Despite media efforts to promote this as a head-to-head, writes Jack Houghton, the reality is that Mo Farah will be an onlooker in Kipchoge's one-man-show
"Farah's third-place last year in 2.06 (which was achieved despite inexperienced, slapdash race management and pacing) established him as a viable big-marathon winner..."
The London Marathon takes place on Sunday 28th April. Coverage of this year's race begins on BBC2 at 8.30am before switching to BBC1 at 10.00am.
Cheruiyot for repeat in stacked Women's Race - 9.25am Start
Every year it seems I start this preview by heralding the unprecedented quality of the field and, in the interest of originality perhaps, I should perhaps opt for something different. The problem is that the women's marathon continues to blossom internationally - with more than 30 women having now broken the (until-recently) rarefied 2.20-mark - and, each year, more of them show up in London. So, this year it's more of the same, I'm afraid: even with Tirunesh Dibaba pulling out, this field is the strongest ever assembled, with six of the women remaining having a personal best faster than 2.20. Or in other words, six women who can post a race-winning time, with a slew of others who could go close if the race is run at a slower pace.
Race favourite at around 2.75 is four-time New York and three-time London winner, Mary Keitany, who also set a women-only world record here in 2017. Last year I recommended punters avoid Keitany, due to her occasional tendency to chase suicidally fast times, and she duly faded to 5th after starting far too quickly. She's more than capable of getting it right, too, of course (you don't win as many races as she has otherwise), but I'm not sure her odds represent value in such a competitive field, especially taking into account her withdrawal from the RAK half-marathon in February due to fatigue, which usually serves as her warm-up race for London.
On that basis, last year's winner, Vivian Cheruiyot (7/24.50) should probably be favourite and represents the value bet in the field: Sunday will only be her fifth marathon so there is a reasonable expectation that she can continue to improve on her 2.18 of last year; she recently ran a half-marathon personal best in Lisbon; and she has been bullish in press conferences, saying she is in better shape than a year ago. Aside from the strong field, which they all have to contend with, the only doubts around Cheruiyot are race conditions: it was 24 degrees when she won this last year - with some suggesting she merely handled conditions better than the others - but forecasts suggest a more wintery and possibly windy 12 degrees will face the field on Sunday.
Last year I tipped Gladys Cherono at big odds to cause an upset. She didn't quite manage that but has continued to improve in the year since, running the fastest time of last year when winning in Berlin. It's likely that Cheruiyot and Keitany at their best still have the edge on Cherono, but it would be no huge surprise to see her in contention. Her odds of around 7.50 are about right.
The rising star of the field is the 25-year-old Brigid Kosgei, who was impressive in winning Chicago last Autumn. She's built on that this year by running two lightning-quick half-marathons in Houston and Bahrain and, if that is form she can transfer to the longer distance, she'd be the favourite to win this. On balance, though, the best odds available - around 4/15.00 - look on the short side for someone who has yet to beat a field with this depth. Vivian Cheruiyot (7/24.50), then, remains the call.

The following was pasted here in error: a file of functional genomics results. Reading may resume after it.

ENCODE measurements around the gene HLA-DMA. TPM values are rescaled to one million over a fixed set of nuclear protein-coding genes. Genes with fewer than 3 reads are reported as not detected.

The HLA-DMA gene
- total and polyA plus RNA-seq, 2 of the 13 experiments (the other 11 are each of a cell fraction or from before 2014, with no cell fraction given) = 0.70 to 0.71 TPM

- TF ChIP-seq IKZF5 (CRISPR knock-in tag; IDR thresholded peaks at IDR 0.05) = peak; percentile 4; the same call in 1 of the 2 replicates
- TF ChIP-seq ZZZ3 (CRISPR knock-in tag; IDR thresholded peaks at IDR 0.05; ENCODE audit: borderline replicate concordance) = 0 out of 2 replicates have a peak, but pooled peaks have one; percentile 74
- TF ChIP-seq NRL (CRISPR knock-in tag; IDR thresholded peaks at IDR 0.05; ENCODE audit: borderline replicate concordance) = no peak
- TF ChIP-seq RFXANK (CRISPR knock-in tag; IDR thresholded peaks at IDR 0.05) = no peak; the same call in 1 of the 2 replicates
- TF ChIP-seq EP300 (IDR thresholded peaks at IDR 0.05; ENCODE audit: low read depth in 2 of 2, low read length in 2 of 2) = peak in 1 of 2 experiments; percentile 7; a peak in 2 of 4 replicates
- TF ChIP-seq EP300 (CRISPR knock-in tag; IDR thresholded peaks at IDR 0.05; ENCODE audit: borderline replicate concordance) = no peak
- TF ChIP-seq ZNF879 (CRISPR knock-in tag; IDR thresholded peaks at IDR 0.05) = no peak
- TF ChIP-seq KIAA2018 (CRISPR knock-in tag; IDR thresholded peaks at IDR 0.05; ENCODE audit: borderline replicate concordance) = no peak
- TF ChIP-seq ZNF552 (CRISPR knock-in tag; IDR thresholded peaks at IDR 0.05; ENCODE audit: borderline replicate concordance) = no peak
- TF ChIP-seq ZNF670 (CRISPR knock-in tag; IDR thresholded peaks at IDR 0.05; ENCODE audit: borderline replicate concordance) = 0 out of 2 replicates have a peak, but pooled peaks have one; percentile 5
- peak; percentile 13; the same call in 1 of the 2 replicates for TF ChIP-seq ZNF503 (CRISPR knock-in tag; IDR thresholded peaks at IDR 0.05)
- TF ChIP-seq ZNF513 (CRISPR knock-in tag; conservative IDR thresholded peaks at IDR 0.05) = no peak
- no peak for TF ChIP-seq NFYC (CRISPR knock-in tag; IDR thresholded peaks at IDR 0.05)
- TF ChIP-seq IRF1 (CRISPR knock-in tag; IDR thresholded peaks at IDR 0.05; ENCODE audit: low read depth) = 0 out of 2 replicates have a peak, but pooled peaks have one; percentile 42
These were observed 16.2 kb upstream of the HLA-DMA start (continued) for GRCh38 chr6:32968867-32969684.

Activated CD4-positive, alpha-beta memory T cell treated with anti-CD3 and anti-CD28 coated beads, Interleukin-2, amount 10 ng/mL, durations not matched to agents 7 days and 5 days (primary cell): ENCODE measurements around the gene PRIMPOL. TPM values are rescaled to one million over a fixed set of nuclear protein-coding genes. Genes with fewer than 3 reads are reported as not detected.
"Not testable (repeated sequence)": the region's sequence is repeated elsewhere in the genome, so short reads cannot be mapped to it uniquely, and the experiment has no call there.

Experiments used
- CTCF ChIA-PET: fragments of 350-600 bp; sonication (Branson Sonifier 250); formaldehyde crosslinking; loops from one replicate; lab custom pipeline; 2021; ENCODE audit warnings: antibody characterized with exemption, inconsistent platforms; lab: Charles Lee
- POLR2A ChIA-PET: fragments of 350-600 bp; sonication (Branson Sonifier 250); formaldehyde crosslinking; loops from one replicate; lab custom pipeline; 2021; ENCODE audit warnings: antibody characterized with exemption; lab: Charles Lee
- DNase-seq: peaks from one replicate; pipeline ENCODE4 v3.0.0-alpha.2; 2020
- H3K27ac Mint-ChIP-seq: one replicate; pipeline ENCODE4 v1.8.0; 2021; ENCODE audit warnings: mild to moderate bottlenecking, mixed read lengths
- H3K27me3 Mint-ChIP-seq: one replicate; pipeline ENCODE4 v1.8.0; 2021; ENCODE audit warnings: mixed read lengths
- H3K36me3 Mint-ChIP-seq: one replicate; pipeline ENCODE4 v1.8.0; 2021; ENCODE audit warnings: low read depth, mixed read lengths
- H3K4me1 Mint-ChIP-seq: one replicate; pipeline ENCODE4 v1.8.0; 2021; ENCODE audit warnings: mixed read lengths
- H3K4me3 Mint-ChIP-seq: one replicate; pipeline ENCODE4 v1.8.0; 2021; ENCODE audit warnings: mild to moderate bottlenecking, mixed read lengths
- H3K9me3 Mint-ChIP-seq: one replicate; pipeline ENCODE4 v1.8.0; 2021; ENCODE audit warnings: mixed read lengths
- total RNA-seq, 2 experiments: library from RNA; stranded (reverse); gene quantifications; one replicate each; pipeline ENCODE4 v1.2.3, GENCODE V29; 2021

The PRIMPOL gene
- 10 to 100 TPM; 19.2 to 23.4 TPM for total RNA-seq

Kipchoge is class apart in Men's Race- 10.10am Start
Race promoters have done their best to bill this as a head-to-head between Eliud Kipchoge and Mo Farah, but, in reality, the gulf between the two is significant and I'm not sure the international media view Farah's chances in quite the same light as the British press do.
In fairness to Farah, I underestimated his chances last year. His third-place in 2.06 (which was achieved despite inexperienced, slapdash race management and pacing) established him as a viable big-marathon winner: a promise he delivered on when toying with the field to win Chicago in 2.05. He thinks he could have run 2.04 that day, and is reported to be in good form, evidenced by a satisfactory win in windy conditions in the London half-marathon earlier in the year. As seems the norm with Farah, he manages to bring media controversy wherever he goes, and this time claims of hotel-gym brawls and grumblings about pace-makers in Sunday's race have dominated the headlines and social media. These kinds of distractions can't help his mental preparation, but it is the form he has shown in races that makes his odds of 7/24.50 look desperately skinny.
After all, like the women's race, the field here is deep: with seven of these runners having a personal best faster than Farah's. On his Dubai form, Tamirat Tola will be no push-over for Farah, and Abraham Kiptum's half-marathon world record in October 2018 is especially eye-catching, too. The best outside the first two in the market, though, is likely Tola Shura Kitata. It's worth remembering that he stayed with Kipchoge until the last two miles in 2018 and, based on his Houston half-marathon win in January, he continues to improve.
Boasting form apart, however, is race favourite Eliud Kipchoge, who is going for his fourth London title. And, unless misfortune strikes, it's hard to see him being seriously challenged on Sunday. The last (and only) time he has failed to win a marathon was in Berlin in 2013, a venue he returned to again in September to set a breath-taking world record of 2.01. In his usual hyper-polite and understated way, he's been clear that his training has gone well: it will be a major shock if he doesn't win and 8/131.60 represents value.
Back Eliud Kipchoge at 8/131.60
Back Vivian Cheruiyot at 7/24.50